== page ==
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Cycletracks and painted bike lanes

Home Forums General Columbus Discussion Cycletracks and painted bike lanes

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  • #90880

    The Bicycling Subcommittee recently applied to Bikes Belong for studying cycletracks and painted bike lanes in other cities for implementation in Columbus. I have some objections to cycletracks and painted bike lanes that I feel should be addressed before they are implemented on Columbus Streets:

    Cycletracks are basically on-street separations of bicycles from motorized traffic, separated by bollards or other traffic control devices. While the separation may reduce come-from-behind collisions, they apparently increase the incidence of collisions at intersections as cyclists are perceived as entering and leaving the traffic stream and may escape the notice of motorists. Motorists may also “see” the cyclists as not being in the traffic flow and this increases the potential of collisions. Cycletracks also take up street space and may cause motorist resentment with respect to “special treatment” and slowing down motorized traffic. Cycletracks also present a problem of entering and leaving the cycletrack, as there are physical separations from entering and leaving. There are also the problems of driveways intersecting with the cycletracks and of cleaning and maintaining the tracks. They also foster the perception that bicycles do not belong on the road.

    Painted bike lanes present the hazard, from my point of view, that the painted surface is slipperier in inclement weather than untreated pavement, leading to more bicycles skidding and crashing.

    I invite commentary and responses. I also note that there is a merger in progress between Bikes Belong and the League of American Cyclists, which many cyclists object to because they perceive that Bikes Belong wishes to reduce bicycling to secondary status behind motorized traffic.

    #489151

    cheap
    Member

    rodrudinger said:
    Painted bike lanes present the hazard, from my point of view, that the painted surface is slipperier in inclement weather than untreated pavement, leading to more bicycles skidding and crashing.

    i think painted bike lanes are being utilized or thought of,because of legal reasons(accident liability),and for cops to be able to write citations to bike riders for not staying in the bike lanes.
    i do know in some states a bike rider can get a ticket riding on the street when they are a certain distance from the curb.
    this usually happens after the bike rider ends up on somebody’s hood,and the insurance co. goes after them.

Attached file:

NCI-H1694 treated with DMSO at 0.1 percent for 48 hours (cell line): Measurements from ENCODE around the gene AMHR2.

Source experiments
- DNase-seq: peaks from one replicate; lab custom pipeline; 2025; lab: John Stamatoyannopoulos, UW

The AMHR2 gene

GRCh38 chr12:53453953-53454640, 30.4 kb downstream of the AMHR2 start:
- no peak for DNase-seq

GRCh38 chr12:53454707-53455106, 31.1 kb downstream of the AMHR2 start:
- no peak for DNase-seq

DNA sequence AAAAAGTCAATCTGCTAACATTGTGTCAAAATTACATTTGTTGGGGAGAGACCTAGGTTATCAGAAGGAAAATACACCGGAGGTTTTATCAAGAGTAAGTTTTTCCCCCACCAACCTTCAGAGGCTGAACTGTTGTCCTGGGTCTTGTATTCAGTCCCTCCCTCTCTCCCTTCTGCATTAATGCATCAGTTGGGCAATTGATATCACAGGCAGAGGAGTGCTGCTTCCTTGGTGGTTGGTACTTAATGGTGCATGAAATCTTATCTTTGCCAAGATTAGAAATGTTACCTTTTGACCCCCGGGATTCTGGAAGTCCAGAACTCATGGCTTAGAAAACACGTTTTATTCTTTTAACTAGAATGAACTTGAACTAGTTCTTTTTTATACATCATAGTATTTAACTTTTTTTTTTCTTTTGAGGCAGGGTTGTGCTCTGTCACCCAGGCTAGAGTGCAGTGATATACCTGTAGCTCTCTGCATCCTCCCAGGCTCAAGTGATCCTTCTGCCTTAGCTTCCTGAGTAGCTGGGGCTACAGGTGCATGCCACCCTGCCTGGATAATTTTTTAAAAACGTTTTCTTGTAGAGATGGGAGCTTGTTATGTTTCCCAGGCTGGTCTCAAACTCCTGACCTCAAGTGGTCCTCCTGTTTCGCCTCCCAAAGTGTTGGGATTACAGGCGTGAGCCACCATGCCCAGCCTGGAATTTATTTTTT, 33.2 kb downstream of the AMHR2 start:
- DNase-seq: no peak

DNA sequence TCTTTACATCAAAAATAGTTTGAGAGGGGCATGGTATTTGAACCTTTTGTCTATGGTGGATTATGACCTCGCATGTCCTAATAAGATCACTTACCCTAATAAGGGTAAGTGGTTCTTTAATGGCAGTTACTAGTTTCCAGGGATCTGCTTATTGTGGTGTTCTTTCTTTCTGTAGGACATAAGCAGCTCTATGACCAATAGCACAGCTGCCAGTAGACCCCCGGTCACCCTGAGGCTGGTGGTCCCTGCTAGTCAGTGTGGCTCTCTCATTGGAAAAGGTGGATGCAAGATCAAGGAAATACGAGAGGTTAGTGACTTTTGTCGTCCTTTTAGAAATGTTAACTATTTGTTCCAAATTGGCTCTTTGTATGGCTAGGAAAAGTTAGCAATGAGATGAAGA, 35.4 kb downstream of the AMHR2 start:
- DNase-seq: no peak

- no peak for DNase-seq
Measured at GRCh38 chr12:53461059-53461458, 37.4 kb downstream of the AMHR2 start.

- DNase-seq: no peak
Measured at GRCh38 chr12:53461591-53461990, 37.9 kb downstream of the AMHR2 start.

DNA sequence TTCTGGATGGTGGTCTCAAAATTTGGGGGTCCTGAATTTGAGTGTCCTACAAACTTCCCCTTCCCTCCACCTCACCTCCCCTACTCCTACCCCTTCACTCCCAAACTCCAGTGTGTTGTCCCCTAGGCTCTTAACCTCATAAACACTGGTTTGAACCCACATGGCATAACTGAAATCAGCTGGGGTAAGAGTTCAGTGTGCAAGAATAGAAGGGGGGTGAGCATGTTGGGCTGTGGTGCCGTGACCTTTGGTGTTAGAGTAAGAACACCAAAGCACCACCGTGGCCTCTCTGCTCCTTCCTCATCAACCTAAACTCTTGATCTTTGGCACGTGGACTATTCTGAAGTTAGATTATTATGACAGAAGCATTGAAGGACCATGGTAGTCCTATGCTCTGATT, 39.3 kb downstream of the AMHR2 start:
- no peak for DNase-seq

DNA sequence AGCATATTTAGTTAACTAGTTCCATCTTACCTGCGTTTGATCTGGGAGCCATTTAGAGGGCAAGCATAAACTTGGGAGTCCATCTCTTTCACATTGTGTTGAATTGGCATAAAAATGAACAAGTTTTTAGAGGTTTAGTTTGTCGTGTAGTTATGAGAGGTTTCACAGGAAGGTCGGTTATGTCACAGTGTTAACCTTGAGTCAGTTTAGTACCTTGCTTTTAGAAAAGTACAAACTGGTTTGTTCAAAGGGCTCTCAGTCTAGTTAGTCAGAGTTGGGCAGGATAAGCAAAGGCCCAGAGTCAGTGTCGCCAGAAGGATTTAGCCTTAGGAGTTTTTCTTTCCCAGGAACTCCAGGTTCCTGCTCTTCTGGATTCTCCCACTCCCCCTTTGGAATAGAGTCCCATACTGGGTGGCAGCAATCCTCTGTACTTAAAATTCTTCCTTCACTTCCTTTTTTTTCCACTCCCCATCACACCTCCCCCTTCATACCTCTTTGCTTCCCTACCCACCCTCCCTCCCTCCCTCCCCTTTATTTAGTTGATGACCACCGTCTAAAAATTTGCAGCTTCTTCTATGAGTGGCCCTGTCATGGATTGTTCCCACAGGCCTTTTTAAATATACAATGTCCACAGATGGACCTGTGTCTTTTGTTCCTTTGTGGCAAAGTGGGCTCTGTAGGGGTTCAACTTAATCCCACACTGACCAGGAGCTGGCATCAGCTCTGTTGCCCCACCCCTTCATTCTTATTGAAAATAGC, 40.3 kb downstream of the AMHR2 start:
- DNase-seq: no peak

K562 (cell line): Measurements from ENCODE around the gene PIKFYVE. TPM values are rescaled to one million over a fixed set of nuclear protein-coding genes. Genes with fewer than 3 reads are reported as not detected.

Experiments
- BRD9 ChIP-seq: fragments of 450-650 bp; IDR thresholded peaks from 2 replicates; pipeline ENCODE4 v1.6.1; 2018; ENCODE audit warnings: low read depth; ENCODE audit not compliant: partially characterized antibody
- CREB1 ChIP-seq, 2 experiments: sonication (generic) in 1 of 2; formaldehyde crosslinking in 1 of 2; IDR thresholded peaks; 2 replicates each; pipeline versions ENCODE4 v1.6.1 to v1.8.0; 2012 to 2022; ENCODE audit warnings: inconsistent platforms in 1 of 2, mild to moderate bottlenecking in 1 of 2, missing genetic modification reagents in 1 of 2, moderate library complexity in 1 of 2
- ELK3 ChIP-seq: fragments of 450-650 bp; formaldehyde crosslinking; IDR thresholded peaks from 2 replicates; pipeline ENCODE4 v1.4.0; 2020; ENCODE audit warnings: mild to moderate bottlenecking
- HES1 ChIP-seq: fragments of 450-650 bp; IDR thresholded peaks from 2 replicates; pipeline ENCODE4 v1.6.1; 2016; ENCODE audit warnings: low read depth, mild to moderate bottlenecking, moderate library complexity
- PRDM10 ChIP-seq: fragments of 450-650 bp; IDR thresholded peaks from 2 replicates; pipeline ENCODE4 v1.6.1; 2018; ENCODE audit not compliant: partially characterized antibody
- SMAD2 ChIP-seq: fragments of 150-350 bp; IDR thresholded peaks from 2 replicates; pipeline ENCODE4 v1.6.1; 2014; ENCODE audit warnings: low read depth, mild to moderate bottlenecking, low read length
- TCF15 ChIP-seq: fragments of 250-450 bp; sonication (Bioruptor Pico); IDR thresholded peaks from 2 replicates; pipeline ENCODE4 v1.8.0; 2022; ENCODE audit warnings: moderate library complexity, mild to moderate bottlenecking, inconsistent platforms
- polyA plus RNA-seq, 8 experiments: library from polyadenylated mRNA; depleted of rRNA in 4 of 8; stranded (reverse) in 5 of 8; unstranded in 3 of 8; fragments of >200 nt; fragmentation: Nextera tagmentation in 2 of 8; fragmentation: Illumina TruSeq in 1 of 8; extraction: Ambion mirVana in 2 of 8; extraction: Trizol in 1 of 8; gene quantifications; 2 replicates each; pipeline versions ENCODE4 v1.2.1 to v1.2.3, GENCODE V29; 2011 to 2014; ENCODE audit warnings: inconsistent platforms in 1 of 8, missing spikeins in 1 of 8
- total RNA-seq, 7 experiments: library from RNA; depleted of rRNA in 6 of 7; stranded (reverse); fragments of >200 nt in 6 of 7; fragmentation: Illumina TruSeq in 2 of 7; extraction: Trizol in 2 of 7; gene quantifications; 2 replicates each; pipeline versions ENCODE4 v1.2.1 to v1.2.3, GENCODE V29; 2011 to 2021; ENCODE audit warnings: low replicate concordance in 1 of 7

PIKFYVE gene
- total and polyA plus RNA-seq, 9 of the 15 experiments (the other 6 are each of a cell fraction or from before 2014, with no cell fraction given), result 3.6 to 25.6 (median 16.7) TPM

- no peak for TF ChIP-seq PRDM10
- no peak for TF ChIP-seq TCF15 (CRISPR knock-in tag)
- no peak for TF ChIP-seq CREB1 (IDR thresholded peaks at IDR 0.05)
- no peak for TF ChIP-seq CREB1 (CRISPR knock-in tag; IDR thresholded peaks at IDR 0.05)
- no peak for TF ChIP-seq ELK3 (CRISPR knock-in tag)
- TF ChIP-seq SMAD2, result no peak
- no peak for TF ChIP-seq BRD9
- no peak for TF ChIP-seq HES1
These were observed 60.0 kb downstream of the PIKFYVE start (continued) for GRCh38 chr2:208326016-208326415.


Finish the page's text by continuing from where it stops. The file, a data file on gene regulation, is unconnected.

#489152

    lifeontwowheels
    Participant

    cheap said: i think painted bike lanes are being utilized or thought of,because of legal reasons(accident liability),and for cops to be able to write citations to bike riders for not staying in the bike lanes. i do know in some states a bike rider can get a ticket riding on the street when they are a certain distance from the curb. this usually happens after the bike rider ends up on somebody’s hood,and the insurance co. goes after them.

    Thankfully Ohio has no such provision. Visibility is the reason I’ve always seen for painted lanes.

    #489153

    cheap
    Member

    lifeontwowheels said:
    Thankfully Ohio has no such provision. Visibility is the reason I’ve always seen for painted lanes.

    insurance cos. own the state legislature.

    if insurance cos.start getting a lot of bike injury related claims,watch new laws pop up limiting bike riders.

    #489154

    lifeontwowheels
    Participant

    Any changes negatively effecting travel by bike would be challenged pretty quickly and overturned. Ohio had laws similar to what you suggest until legal challenges helped spur changes. Ohio passed legislation around 2006 making laws less restrictive and more uniform, upholding long standing precedent to the right to travel under your own power.

    #489155

    johnwirtz
    Participant

    There’s not really a ton of good research on the safety effects of bike facilities, and it’s somewhat mixed. I posted this here, but some newer research from Montreal suggests that cycle tracks and bike lanes are both safer than a street without bike facilities. I recall a study from the League of American Bicyclists that surveyed members and found lower crash rates in bike lanes than on general roadways. I’ve seen stats from New York City that show crash reductions on specific protected bike lane (i.e., cycle track) projects. However, there was also some research from Copenhagen that found increased crash rates at intersetions as you stated.

    Overall, I think what we’re going for is a safety in numbers effect. Many cities have shown that as the numbers of cyclists go up, crash rates (and often the absolute crash frequency) goes down. The best theory in my opinion is that drivers beging to expect bikes on the road and behave more cautiously. Here is a graph from NYC.